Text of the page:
Tánaiste and Minister for Foreign Affairs Simon Coveney has discussed the lack of progress in the Brexit negotiations with British Chancellor Philip Hammond and Northern Ireland Secretary of State Karen Bradley in London.

Mr Coveney met British Environment Secretary Michael Gove and Labour Party spokesperson on Brexit Keir Starmer.

The Tánaiste reaffirmed the position of the Government and the European Union on the need for progress on the border, and for the UK to deliver legally on the commitments it made last December.

His trip came ahead of a crunch meeting of the British cabinet on Friday, at which new proposals for custom arrangements post-Brexit will be discussed.

Meanwhile, Sinn Féin's leader in Northern Ireland has said the British government is more focused on its "internal negotiation" than talks on addressing the border issue.

Michelle O'Neill said any return of physical infrastructure at the border between Northern Ireland and the Republic of Ireland after Brexit would be a security threat and have "serious implications" for business.

She hit out at the lack of progress on addressing the issue ahead of the prime minister's crunch meeting with her Cabinet.

Speaking on BBC Radio 4's Today programme, she said: "I welcome the commitment to no hard border on the island of Ireland; however, I am yet to see a plan to prevent that happening.

"I think that's been the most disappointing thing throughout the whole of the Brexit negotiations to date."

Ms O'Neill said that the British government is "dealing with its own internal negotiation as opposed to the negotiation about actually what the future looks like.

"Brexit is catastrophic for the island of Ireland, there is no doubt," she said. She also called for a special status for Northern Ireland which would see it remain in the single market and customs union. 

Claims pro-Brexit campaign group may have broken spending rules

Britain's Electoral Commission is preparing to find the official campaign to leave the European Union guilty of breaking election law during the 2016 referendum, according to the former chief executive of the group.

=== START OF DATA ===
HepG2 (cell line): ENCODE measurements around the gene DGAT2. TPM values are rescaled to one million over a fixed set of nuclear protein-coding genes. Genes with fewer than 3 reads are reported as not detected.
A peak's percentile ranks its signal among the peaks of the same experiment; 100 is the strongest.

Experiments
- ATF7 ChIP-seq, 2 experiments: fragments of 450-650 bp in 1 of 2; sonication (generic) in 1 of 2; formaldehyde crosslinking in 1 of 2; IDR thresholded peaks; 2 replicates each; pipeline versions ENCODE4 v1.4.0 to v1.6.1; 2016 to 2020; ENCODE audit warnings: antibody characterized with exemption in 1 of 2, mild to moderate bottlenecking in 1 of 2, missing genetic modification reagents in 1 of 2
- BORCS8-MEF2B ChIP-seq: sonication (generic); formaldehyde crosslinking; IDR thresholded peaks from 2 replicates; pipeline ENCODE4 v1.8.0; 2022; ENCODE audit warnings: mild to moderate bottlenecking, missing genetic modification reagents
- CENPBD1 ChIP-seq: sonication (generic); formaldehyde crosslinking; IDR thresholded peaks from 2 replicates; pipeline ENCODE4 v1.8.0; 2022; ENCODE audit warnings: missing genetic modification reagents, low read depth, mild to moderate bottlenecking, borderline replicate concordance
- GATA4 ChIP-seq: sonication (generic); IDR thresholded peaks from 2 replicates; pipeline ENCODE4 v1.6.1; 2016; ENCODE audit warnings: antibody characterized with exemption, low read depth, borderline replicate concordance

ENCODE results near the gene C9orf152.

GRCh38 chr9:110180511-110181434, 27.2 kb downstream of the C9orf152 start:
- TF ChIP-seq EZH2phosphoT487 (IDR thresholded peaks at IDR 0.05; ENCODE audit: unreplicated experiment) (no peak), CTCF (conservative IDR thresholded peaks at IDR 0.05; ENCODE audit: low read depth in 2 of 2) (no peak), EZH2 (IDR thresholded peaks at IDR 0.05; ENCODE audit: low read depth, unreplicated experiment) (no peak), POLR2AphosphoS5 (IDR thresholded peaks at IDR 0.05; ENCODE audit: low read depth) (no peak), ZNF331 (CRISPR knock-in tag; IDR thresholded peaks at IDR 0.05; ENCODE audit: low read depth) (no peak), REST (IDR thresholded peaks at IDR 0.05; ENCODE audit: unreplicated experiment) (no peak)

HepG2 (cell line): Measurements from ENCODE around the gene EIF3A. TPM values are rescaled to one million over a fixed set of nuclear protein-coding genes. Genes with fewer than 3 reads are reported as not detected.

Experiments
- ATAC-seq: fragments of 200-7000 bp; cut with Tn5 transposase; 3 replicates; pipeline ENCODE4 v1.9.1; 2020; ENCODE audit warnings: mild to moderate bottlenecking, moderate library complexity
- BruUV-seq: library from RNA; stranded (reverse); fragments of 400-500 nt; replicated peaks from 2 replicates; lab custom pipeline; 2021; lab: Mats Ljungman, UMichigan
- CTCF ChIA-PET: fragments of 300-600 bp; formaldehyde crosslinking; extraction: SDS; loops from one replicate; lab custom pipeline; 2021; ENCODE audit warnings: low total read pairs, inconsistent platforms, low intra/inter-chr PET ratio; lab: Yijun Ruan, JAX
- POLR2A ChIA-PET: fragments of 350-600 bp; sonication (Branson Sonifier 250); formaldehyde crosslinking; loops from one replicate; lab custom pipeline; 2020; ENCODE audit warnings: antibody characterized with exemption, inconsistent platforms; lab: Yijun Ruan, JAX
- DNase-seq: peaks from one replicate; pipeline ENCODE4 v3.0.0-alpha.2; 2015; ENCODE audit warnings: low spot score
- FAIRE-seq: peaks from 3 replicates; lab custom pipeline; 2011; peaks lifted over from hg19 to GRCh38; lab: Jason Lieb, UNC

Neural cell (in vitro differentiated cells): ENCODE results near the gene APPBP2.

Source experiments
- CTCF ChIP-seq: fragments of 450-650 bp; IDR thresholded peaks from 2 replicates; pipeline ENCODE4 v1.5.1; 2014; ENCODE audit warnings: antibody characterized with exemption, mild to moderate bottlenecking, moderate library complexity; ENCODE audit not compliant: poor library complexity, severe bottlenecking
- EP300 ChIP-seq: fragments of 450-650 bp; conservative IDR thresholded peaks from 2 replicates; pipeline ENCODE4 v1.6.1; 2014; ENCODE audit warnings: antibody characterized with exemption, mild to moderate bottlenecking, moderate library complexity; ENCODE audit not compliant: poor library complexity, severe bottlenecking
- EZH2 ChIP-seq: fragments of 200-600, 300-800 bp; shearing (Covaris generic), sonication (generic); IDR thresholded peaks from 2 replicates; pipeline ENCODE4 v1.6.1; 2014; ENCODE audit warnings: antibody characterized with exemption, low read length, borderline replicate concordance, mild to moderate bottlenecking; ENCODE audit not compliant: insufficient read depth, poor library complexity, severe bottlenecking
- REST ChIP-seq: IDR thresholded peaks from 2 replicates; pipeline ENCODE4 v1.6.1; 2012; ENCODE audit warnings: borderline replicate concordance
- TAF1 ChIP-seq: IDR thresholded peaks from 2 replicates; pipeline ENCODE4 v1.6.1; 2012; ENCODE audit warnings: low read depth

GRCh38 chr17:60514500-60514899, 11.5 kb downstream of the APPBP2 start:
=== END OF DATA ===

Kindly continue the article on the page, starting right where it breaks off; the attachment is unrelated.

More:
Matthew Elliott, former chief executive of Vote Leave, said the Electoral Commission had concluded in a draft investigation that Vote Leave exceeded spending limits.

But Mr Elliott told Sky News the Electoral Commission had committed a "huge breach of natural justice" by only listening to "the fantasists", alleging that the watchdog had not listened to Vote Leave's version of events.

This follows allegations by a former employee of Vote Leave that the group made a donation of £625,000 to another Brexit campaign group, Be Leave, meant it violated spending rules because the groups worked together.

"Their initial conclusion is that we have overspent, that a donation we made to another group during the course of the campaign was incorrect, we shouldn't have made that donation," Mr Elliott told Sky News.

The Electoral Commission said in a statement that Vote Leave had taken the "unusual step" of going public with the findings of its draft report.

"The Commission will give due consideration to the representations made," the commission said.

"We will then, at the earliest opportunity, publish a thorough and detailed closing report in order to provide a full and balanced account to the public and to parliament."

In the 2016 referendum, 17.4 million voters, or 51.9%, backed leaving the EU while 16.1 million voters, or 48.1%, backed staying.